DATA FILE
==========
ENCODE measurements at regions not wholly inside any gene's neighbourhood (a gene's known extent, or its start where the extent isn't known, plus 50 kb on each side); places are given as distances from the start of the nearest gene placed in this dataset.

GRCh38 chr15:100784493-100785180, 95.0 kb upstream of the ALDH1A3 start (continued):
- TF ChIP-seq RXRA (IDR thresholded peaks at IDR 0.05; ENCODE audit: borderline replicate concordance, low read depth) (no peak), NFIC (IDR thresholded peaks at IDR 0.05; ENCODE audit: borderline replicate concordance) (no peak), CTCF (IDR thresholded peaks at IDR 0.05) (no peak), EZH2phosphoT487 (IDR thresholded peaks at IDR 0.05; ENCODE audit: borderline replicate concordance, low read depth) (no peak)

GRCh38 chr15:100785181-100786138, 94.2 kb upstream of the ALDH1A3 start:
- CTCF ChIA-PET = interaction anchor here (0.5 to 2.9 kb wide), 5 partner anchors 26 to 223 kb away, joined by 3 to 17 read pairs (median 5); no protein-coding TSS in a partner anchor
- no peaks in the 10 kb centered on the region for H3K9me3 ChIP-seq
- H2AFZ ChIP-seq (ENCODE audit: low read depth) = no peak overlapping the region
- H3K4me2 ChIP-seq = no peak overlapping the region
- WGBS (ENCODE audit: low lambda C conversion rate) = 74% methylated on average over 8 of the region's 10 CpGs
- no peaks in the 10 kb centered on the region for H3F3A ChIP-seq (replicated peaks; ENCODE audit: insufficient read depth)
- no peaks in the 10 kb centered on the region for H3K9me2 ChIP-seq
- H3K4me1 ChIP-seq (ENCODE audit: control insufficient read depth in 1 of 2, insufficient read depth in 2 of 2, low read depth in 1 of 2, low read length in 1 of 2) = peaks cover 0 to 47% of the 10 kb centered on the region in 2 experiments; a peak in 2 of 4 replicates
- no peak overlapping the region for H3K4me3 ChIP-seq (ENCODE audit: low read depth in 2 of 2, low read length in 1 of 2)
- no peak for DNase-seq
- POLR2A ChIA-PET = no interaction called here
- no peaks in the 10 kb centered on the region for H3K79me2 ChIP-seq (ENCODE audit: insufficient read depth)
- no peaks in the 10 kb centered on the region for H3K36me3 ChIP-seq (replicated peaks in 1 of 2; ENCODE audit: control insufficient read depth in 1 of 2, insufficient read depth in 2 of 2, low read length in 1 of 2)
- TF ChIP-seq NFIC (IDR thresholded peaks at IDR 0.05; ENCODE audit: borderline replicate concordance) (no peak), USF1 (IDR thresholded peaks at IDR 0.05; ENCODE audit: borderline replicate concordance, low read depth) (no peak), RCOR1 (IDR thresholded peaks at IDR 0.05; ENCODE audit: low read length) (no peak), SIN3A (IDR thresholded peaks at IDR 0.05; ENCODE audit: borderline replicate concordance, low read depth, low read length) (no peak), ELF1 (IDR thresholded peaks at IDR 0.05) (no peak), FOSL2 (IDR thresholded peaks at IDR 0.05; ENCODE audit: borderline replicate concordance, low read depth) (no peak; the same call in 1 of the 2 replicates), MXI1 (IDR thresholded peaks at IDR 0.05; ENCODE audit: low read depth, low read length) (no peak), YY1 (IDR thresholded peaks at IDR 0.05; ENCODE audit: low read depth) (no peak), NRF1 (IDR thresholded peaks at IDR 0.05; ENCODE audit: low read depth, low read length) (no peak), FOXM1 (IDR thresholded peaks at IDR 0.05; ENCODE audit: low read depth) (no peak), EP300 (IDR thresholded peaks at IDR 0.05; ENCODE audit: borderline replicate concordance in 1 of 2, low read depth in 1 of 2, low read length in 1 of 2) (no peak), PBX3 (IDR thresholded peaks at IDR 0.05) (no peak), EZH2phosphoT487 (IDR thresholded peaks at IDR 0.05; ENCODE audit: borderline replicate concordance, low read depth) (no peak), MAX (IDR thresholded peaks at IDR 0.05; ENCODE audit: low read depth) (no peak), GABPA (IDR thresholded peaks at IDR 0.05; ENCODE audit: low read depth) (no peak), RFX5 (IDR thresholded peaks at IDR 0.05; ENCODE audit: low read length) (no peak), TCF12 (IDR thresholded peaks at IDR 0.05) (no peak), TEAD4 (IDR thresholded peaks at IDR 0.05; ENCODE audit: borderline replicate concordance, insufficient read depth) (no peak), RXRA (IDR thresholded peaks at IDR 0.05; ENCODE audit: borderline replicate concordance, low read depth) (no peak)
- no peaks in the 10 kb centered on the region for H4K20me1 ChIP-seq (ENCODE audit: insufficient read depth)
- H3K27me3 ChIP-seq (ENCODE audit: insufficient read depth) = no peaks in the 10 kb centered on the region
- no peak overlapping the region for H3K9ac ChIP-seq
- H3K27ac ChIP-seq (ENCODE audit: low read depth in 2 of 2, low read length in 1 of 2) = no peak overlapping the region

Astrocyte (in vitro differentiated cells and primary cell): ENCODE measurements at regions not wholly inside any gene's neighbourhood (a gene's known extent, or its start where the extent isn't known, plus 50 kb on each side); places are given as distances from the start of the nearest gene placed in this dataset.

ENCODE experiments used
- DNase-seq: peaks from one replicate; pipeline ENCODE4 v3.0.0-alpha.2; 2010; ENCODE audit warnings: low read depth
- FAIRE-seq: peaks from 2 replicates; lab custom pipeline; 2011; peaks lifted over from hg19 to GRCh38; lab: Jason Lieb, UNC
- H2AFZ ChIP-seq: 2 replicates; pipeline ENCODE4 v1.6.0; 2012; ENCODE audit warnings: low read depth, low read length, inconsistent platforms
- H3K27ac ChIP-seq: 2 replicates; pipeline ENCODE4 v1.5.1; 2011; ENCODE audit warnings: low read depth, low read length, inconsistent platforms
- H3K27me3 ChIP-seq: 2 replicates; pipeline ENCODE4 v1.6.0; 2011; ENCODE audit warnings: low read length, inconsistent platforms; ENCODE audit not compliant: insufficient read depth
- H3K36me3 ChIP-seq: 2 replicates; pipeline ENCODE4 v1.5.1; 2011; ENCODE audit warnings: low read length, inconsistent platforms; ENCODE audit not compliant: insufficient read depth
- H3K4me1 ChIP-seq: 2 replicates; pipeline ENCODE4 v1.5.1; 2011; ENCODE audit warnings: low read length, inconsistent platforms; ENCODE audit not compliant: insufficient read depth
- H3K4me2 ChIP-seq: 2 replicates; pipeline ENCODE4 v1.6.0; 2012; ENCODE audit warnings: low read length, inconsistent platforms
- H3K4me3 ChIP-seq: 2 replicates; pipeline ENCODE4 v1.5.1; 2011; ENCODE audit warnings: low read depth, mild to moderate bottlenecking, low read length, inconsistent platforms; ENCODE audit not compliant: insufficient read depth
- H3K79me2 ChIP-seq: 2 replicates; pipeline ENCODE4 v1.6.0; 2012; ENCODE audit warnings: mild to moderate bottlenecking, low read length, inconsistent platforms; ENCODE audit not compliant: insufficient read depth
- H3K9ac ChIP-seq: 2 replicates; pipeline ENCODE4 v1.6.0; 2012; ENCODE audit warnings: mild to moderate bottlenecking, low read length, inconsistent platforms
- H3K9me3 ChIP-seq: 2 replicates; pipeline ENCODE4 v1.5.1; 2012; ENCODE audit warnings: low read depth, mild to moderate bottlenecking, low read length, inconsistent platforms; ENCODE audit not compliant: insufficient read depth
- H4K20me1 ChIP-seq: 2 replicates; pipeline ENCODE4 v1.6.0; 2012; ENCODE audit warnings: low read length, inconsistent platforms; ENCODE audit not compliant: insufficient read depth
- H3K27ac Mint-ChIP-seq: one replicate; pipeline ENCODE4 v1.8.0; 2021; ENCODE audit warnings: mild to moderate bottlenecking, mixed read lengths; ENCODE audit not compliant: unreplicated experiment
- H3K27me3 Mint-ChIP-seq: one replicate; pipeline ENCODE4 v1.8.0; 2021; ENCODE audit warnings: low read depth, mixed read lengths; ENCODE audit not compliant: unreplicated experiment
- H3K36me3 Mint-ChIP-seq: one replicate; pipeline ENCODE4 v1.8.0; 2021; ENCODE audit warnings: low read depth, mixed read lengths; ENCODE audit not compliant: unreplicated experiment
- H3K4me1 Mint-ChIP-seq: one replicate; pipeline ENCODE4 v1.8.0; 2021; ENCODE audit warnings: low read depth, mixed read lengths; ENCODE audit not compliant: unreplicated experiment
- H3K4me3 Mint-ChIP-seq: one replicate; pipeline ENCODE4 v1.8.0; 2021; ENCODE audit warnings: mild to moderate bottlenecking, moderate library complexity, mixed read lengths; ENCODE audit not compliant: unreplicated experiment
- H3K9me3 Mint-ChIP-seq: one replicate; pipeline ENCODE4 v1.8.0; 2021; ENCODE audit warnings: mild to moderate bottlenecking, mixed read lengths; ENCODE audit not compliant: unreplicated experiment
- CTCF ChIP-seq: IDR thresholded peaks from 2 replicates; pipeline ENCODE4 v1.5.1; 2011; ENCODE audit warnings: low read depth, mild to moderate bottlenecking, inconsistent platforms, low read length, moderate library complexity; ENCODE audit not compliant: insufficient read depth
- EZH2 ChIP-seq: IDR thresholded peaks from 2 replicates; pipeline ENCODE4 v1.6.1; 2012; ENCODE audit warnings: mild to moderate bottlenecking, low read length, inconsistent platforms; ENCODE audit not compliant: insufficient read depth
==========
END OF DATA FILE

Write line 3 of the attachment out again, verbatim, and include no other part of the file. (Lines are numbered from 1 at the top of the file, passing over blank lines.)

- TF ChIP-seq RXRA (IDR thresholded peaks at IDR 0.05; ENCODE audit: borderline replicate concordance, low read depth) (no peak), NFIC (IDR thresholded peaks at IDR 0.05; ENCODE audit: borderline replicate concordance) (no peak), CTCF (IDR thresholded peaks at IDR 0.05) (no peak), EZH2phosphoT487 (IDR thresholded peaks at IDR 0.05; ENCODE audit: borderline replicate concordance, low read depth) (no peak)